My final tally was 326 species of bird, of which 225 were ticks; I suspect had I been birding 100% of the time, I could have pushed my trip list up towards 400 species. I'm always keen to see as many endemic or restricted-range species as possible when I visit somewhere new; of the c.37 species endemic to SA, I was in-range for 31, and saw 14, so just under a 50% strike rate. In terms of 'southern Africa' endemics/near endemics, I was in range for c.101 species, and saw 64 (so a slightly better hit rate). But hey, it ain't about the numbers... the highlights are really too many to mention, but Bateleur, Taita Falcon, Botha's and Rudd's Larks, Blue Crane, Southern Bald Ibis, Secretary Bird, African Penguin, Shy Albatross, Black Harrier, African Black Oystercatcher and Cape Sugarbird spring to mind.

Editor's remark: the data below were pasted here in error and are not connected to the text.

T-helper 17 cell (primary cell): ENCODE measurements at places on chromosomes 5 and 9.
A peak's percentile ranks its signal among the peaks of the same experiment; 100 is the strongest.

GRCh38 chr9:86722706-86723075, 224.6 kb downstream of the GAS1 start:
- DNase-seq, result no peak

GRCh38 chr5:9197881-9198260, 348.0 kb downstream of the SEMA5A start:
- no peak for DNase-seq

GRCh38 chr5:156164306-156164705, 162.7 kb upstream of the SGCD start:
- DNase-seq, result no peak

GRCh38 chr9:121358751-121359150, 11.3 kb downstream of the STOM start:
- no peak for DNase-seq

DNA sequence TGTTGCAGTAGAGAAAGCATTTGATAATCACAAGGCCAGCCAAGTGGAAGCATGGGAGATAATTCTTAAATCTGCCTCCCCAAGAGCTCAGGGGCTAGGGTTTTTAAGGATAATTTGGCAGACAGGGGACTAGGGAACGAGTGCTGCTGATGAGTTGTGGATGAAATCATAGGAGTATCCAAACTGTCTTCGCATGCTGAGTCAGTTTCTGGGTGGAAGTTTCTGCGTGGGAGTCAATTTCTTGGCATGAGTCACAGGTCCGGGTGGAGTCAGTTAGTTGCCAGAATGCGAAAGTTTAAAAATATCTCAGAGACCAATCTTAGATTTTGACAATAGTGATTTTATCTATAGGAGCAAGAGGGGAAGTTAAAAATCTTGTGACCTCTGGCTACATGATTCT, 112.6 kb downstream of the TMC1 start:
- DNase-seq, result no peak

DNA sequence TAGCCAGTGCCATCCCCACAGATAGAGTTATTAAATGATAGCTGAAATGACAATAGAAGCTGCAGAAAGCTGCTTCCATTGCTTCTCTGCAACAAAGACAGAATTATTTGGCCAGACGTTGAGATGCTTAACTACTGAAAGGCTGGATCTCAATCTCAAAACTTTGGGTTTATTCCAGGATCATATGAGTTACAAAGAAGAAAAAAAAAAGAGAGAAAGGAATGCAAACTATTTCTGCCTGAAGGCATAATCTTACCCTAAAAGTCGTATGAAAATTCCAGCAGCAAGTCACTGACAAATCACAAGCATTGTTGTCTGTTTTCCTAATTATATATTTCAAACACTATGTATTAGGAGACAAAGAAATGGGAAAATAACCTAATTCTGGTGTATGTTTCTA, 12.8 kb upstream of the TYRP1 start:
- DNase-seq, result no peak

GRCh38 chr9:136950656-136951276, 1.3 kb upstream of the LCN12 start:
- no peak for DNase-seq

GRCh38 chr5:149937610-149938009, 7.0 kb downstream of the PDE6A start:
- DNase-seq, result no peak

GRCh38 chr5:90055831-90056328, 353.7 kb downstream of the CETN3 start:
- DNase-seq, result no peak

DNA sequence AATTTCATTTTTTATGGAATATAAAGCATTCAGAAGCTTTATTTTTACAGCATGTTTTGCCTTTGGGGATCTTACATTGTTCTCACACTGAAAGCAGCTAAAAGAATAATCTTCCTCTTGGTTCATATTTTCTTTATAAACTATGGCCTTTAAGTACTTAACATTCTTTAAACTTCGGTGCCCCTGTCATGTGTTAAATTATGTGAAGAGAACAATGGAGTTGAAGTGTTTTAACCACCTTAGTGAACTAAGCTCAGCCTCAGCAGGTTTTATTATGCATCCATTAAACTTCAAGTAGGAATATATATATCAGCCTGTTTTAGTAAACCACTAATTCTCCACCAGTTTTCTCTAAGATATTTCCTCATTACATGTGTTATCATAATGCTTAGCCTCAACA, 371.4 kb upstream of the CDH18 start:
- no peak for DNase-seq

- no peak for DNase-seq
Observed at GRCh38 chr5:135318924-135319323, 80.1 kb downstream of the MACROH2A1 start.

The mammals were as good as, if not better than the birds; I notched up 48 species, the vast majority of which I'd never seen before, including Lion, Leopard, Caracal, African Elephant, Southern White Rhino, Hippo, Cape Giraffe, Wildebeest, Cape Buffalo, Plains and Mountain Zebras, Spotted Hyena, Meerkat, Humpback Whale...

Quite the best two and a half weeks I've ever had. I’d go back in a shot.